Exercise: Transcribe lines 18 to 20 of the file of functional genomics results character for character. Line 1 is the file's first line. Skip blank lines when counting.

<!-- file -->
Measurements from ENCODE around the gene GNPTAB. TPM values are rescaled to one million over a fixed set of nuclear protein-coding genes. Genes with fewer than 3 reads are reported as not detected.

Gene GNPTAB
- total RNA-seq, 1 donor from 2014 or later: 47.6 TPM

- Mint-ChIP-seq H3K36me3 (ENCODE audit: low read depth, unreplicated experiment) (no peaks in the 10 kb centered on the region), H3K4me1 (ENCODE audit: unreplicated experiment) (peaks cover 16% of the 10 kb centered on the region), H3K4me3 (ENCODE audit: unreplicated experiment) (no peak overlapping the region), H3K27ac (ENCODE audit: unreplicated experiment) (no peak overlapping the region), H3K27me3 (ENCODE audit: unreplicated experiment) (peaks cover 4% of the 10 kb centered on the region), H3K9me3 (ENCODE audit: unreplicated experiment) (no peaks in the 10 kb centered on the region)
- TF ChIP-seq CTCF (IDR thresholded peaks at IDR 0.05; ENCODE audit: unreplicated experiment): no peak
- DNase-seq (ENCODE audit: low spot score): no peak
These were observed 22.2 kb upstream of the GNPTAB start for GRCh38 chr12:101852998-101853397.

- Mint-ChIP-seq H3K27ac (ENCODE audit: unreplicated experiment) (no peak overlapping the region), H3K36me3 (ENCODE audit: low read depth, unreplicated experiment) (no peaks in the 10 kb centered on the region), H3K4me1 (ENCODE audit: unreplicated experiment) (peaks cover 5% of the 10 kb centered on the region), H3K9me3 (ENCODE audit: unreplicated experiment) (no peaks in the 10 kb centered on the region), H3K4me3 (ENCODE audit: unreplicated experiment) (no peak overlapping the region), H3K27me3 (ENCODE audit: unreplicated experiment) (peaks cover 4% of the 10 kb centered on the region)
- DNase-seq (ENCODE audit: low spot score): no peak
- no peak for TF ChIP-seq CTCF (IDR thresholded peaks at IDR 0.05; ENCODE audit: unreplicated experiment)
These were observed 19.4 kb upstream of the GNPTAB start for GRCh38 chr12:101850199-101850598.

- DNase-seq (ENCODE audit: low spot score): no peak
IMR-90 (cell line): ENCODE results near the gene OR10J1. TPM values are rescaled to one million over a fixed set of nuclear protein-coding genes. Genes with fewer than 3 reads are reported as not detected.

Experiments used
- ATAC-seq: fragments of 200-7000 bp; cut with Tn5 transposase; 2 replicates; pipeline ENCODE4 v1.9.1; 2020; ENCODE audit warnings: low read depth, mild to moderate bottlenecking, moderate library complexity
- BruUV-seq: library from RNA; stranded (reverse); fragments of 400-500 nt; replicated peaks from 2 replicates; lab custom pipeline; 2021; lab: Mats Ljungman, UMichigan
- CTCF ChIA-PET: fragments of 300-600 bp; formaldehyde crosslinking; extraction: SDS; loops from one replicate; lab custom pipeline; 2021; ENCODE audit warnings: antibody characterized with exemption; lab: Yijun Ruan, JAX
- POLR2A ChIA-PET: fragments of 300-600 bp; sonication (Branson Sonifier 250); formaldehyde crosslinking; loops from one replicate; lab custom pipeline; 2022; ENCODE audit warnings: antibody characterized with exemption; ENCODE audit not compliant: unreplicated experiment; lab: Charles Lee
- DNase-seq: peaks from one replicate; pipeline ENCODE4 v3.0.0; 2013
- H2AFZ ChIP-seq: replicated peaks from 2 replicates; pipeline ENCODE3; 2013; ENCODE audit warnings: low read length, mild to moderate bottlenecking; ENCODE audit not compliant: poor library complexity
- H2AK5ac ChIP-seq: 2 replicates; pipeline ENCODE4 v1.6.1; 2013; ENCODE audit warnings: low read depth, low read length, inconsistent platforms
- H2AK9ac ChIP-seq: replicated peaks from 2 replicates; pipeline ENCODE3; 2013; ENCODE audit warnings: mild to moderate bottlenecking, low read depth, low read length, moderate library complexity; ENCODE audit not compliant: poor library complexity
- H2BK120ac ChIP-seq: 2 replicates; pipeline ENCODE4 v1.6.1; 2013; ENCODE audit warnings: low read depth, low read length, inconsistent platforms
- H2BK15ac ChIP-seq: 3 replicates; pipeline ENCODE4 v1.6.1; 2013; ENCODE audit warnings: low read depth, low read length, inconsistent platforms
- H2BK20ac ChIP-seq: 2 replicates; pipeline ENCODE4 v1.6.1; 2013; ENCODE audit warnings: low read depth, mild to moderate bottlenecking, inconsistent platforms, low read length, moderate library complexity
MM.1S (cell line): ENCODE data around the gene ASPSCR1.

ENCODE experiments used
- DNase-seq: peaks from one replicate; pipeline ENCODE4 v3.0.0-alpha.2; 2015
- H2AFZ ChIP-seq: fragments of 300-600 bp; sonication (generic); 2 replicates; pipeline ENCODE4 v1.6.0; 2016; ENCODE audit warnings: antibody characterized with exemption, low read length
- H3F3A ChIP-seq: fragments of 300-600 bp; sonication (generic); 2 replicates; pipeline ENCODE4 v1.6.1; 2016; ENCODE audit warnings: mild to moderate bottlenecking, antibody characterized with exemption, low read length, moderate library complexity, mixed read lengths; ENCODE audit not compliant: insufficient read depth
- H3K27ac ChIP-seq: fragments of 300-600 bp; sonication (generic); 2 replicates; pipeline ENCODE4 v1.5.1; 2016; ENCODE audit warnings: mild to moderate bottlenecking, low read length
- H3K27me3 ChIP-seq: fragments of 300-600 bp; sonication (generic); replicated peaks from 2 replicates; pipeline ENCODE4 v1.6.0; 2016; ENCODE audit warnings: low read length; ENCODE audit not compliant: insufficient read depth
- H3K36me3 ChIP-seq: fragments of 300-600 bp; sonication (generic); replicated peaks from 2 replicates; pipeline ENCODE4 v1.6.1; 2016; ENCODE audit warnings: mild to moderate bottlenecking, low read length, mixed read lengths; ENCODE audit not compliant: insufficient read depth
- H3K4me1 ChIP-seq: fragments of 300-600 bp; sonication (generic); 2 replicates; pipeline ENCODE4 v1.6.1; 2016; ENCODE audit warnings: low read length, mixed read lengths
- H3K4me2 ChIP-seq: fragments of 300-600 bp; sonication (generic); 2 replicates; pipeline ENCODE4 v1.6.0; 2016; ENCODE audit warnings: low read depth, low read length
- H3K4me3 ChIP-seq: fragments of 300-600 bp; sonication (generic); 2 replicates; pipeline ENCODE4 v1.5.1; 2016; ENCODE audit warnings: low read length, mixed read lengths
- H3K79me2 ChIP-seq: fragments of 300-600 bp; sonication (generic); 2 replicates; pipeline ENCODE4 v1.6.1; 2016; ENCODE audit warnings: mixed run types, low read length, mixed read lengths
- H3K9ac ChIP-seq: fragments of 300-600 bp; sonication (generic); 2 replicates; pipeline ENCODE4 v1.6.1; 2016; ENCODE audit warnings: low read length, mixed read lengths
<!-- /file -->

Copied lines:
- POLR2A ChIA-PET: fragments of 300-600 bp; sonication (Branson Sonifier 250); formaldehyde crosslinking; loops from one replicate; lab custom pipeline; 2022; ENCODE audit warnings: antibody characterized with exemption; ENCODE audit not compliant: unreplicated experiment; lab: Charles Lee
- DNase-seq: peaks from one replicate; pipeline ENCODE4 v3.0.0; 2013
- H2AFZ ChIP-seq: replicated peaks from 2 replicates; pipeline ENCODE3; 2013; ENCODE audit warnings: low read length, mild to moderate bottlenecking; ENCODE audit not compliant: poor library complexity